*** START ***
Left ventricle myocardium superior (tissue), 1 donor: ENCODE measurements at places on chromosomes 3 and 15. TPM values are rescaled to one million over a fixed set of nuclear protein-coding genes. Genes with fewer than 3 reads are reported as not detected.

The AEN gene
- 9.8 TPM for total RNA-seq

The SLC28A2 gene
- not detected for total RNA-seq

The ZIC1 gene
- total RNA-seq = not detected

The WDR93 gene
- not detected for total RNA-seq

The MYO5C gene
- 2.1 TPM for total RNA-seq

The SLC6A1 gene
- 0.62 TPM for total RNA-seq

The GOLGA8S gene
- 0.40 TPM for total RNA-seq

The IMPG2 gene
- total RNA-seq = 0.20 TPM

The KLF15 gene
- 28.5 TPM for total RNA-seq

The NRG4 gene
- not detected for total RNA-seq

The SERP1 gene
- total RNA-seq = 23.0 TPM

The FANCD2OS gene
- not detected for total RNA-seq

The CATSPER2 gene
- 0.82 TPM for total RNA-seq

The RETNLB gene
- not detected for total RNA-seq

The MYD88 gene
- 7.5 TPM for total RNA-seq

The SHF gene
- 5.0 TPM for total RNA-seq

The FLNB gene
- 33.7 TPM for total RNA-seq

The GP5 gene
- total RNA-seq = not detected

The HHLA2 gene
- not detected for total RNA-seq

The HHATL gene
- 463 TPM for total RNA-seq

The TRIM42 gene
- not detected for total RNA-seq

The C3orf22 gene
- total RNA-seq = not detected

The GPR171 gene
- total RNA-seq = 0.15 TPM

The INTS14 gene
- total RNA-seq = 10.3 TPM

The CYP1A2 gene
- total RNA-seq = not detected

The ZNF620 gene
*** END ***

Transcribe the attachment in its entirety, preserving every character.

Left ventricle myocardium superior (tissue), 1 donor: ENCODE measurements at places on chromosomes 3 and 15. TPM values are rescaled to one million over a fixed set of nuclear protein-coding genes. Genes with fewer than 3 reads are reported as not detected.

The AEN gene
- 9.8 TPM for total RNA-seq

The SLC28A2 gene
- not detected for total RNA-seq

The ZIC1 gene
- total RNA-seq = not detected

The WDR93 gene
- not detected for total RNA-seq

The MYO5C gene
- 2.1 TPM for total RNA-seq

The SLC6A1 gene
- 0.62 TPM for total RNA-seq

The GOLGA8S gene
- 0.40 TPM for total RNA-seq

The IMPG2 gene
- total RNA-seq = 0.20 TPM

The KLF15 gene
- 28.5 TPM for total RNA-seq

The NRG4 gene
- not detected for total RNA-seq

The SERP1 gene
- total RNA-seq = 23.0 TPM

The FANCD2OS gene
- not detected for total RNA-seq

The CATSPER2 gene
- 0.82 TPM for total RNA-seq

The RETNLB gene
- not detected for total RNA-seq

The MYD88 gene
- 7.5 TPM for total RNA-seq

The SHF gene
- 5.0 TPM for total RNA-seq

The FLNB gene
- 33.7 TPM for total RNA-seq

The GP5 gene
- total RNA-seq = not detected

The HHLA2 gene
- not detected for total RNA-seq

The HHATL gene
- 463 TPM for total RNA-seq

The TRIM42 gene
- not detected for total RNA-seq

The C3orf22 gene
- total RNA-seq = not detected

The GPR171 gene
- total RNA-seq = 0.15 TPM

The INTS14 gene
- total RNA-seq = 10.3 TPM

The CYP1A2 gene
- total RNA-seq = not detected

The ZNF620 gene